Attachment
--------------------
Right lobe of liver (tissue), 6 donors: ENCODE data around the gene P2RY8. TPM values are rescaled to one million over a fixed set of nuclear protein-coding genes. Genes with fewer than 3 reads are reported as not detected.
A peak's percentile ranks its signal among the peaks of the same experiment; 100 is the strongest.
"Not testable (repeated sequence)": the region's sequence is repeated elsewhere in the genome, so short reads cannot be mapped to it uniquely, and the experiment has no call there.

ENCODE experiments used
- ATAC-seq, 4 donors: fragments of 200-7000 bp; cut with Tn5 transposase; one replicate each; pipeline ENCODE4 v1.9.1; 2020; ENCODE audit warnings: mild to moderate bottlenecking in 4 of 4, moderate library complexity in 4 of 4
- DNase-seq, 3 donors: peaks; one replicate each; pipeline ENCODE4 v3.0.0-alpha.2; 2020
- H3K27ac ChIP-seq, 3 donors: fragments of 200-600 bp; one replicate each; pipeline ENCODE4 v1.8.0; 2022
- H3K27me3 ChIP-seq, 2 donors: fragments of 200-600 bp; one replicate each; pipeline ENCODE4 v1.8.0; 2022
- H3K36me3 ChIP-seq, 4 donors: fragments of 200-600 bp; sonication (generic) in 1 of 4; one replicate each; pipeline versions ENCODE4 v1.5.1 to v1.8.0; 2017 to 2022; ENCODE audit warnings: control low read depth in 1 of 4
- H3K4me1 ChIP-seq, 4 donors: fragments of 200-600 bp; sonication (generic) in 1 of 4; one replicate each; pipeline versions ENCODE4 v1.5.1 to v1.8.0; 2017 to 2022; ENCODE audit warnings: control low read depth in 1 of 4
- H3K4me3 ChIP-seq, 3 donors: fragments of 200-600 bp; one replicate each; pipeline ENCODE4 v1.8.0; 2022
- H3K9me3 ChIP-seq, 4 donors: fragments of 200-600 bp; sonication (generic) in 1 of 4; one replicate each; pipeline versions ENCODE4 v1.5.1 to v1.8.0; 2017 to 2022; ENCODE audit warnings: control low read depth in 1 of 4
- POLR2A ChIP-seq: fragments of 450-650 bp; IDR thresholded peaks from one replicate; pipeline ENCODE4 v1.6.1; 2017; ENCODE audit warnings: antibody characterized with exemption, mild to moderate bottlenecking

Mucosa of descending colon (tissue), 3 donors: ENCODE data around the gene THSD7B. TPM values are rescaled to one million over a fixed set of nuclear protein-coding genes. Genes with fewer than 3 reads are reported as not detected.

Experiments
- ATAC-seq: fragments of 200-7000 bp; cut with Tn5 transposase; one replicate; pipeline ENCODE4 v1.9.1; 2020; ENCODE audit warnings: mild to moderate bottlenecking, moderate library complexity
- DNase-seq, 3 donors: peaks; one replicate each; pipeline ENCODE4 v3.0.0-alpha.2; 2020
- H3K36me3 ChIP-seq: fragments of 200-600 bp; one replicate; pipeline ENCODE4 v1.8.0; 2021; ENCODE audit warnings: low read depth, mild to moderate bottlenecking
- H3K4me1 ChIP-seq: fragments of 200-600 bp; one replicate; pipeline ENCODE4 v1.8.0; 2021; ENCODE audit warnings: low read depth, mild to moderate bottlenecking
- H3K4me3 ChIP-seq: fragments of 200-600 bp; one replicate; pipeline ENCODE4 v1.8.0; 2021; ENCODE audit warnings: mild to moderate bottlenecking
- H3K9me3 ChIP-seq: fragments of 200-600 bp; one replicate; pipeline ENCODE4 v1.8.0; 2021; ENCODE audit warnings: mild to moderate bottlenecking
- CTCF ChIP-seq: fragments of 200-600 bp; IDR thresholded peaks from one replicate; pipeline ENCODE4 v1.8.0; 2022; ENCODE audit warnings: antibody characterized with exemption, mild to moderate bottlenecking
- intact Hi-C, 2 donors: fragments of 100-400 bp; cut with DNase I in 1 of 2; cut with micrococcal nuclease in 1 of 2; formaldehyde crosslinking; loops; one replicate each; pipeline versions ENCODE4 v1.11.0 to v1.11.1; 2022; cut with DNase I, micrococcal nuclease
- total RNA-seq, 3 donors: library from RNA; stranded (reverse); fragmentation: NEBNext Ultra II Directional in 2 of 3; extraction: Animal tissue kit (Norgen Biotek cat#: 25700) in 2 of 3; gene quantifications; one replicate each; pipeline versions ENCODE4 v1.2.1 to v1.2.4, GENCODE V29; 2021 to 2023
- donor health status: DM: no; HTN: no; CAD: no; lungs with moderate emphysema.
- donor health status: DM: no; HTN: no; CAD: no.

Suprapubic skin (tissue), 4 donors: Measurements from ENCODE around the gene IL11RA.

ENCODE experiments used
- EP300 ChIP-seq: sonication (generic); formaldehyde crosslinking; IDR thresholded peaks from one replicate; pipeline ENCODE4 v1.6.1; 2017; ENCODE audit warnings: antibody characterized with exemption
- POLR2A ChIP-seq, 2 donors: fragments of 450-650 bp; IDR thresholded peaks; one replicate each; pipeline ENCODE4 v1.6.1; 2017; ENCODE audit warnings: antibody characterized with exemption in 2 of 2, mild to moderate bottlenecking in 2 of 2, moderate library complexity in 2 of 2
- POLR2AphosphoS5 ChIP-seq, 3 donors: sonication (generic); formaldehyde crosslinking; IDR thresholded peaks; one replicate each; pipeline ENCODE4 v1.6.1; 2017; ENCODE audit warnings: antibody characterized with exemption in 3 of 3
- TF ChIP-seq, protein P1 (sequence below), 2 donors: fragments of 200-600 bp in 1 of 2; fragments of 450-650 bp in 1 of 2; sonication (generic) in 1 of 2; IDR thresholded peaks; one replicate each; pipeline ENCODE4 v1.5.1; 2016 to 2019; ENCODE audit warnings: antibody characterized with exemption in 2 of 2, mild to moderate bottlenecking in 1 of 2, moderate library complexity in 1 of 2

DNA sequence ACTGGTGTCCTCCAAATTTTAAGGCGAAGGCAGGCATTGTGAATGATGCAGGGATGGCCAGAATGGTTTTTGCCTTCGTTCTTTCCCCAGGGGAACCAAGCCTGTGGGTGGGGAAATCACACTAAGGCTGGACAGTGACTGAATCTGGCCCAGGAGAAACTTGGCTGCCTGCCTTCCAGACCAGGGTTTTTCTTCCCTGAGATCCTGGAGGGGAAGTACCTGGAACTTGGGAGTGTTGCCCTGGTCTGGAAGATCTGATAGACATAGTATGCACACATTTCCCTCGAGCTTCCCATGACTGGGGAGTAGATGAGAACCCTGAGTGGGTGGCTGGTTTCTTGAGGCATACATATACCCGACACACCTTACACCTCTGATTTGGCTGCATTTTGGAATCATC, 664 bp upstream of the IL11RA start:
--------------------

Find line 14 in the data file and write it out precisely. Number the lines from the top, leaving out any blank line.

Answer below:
Mucosa of descending colon (tissue), 3 donors: ENCODE data around the gene THSD7B. TPM values are rescaled to one million over a fixed set of nuclear protein-coding genes. Genes with fewer than 3 reads are reported as not detected.